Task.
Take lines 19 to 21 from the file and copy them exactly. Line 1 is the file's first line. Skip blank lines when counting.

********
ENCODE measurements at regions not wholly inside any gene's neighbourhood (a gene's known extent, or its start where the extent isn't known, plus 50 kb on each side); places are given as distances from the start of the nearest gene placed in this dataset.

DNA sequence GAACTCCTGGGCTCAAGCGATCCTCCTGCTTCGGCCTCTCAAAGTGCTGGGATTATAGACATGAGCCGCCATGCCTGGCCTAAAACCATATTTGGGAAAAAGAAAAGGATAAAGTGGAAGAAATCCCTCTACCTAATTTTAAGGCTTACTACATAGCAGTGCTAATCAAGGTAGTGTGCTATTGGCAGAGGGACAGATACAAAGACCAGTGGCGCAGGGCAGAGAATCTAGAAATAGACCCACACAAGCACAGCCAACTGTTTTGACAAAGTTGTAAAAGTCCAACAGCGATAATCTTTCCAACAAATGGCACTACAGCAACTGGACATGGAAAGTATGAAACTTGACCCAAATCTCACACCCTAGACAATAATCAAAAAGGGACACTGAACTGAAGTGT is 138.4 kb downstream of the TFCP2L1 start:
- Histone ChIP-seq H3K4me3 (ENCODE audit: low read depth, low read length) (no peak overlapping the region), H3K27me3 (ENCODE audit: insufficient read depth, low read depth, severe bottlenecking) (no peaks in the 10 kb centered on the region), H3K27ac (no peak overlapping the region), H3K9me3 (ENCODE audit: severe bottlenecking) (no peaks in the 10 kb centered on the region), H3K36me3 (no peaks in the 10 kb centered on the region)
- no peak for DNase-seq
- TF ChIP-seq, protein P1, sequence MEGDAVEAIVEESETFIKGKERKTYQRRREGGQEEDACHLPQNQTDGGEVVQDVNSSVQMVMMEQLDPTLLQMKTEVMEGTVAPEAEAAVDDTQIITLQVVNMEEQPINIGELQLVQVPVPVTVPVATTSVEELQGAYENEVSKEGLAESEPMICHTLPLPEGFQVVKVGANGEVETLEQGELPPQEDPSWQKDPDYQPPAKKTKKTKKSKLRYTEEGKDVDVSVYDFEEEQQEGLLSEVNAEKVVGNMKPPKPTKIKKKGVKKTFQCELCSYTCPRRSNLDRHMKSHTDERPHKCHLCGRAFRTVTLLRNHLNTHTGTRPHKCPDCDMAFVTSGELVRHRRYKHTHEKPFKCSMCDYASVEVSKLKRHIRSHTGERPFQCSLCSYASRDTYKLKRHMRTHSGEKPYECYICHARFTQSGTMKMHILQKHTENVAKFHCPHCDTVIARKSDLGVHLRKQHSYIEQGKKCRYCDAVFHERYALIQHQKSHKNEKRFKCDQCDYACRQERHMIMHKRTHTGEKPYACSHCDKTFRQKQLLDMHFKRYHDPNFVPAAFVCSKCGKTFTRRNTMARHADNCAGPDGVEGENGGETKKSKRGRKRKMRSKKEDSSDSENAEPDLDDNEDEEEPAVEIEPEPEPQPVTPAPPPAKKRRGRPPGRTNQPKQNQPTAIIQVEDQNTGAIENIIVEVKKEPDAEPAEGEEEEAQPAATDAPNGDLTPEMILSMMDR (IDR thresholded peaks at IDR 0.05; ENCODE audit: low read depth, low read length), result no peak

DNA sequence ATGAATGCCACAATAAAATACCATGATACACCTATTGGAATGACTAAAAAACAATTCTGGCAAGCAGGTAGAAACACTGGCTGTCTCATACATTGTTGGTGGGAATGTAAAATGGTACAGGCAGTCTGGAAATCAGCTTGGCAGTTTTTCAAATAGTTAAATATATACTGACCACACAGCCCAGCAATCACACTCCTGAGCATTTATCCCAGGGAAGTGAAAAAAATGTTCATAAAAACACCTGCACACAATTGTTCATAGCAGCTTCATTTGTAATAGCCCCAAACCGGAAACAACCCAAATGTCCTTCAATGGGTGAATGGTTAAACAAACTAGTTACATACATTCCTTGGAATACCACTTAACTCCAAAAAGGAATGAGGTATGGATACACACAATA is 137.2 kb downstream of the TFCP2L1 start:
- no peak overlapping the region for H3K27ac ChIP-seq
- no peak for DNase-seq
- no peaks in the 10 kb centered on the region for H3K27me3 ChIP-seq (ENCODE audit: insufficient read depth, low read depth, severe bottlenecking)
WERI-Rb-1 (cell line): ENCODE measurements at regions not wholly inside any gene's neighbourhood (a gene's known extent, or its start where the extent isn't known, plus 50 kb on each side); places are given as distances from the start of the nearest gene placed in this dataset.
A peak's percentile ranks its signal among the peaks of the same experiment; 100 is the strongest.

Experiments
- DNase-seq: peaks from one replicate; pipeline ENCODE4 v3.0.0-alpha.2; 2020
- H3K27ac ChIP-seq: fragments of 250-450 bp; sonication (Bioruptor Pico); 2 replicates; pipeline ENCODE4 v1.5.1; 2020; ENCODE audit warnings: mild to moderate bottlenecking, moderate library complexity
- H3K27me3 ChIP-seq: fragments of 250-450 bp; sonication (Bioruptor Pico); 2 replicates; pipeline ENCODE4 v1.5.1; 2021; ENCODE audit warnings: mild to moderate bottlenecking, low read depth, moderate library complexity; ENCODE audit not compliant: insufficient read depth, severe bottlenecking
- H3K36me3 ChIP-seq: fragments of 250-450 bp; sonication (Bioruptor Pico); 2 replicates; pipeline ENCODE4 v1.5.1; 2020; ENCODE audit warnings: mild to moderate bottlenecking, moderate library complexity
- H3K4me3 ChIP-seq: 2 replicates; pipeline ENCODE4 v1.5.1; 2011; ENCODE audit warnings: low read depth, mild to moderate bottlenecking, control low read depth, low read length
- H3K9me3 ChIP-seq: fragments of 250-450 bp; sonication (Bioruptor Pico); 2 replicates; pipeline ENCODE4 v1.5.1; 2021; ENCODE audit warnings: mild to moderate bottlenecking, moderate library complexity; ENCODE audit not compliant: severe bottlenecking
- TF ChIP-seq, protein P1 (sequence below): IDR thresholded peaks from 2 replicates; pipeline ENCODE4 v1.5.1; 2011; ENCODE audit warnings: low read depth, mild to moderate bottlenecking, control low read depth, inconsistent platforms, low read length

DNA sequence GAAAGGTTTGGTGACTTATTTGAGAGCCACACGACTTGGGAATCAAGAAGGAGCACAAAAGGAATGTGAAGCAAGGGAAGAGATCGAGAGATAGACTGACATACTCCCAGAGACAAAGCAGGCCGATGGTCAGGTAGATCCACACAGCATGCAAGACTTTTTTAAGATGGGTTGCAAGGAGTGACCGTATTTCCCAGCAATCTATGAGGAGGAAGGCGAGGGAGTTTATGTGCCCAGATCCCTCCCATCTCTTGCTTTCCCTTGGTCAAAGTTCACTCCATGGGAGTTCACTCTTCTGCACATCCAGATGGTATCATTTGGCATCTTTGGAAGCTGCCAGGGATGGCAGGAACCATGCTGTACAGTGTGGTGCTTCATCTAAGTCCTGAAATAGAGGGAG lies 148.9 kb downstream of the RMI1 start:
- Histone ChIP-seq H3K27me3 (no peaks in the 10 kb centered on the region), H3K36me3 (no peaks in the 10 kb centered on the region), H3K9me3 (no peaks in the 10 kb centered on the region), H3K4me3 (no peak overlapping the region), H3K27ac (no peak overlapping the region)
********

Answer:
- TF ChIP-seq, protein P1 (sequence below): IDR thresholded peaks from 2 replicates; pipeline ENCODE4 v1.5.1; 2011; ENCODE audit warnings: low read depth, mild to moderate bottlenecking, control low read depth, inconsistent platforms, low read length

DNA sequence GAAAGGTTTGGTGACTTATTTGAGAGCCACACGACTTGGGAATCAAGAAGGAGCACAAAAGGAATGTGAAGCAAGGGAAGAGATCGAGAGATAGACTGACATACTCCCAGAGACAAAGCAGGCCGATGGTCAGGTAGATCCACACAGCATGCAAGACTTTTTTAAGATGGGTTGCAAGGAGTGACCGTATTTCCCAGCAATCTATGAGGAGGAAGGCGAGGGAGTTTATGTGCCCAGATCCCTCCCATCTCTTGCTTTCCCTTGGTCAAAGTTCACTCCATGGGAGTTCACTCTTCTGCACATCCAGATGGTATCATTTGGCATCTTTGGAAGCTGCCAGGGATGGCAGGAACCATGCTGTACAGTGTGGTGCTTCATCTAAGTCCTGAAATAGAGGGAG lies 148.9 kb downstream of the RMI1 start:
- Histone ChIP-seq H3K27me3 (no peaks in the 10 kb centered on the region), H3K36me3 (no peaks in the 10 kb centered on the region), H3K9me3 (no peaks in the 10 kb centered on the region), H3K4me3 (no peak overlapping the region), H3K27ac (no peak overlapping the region)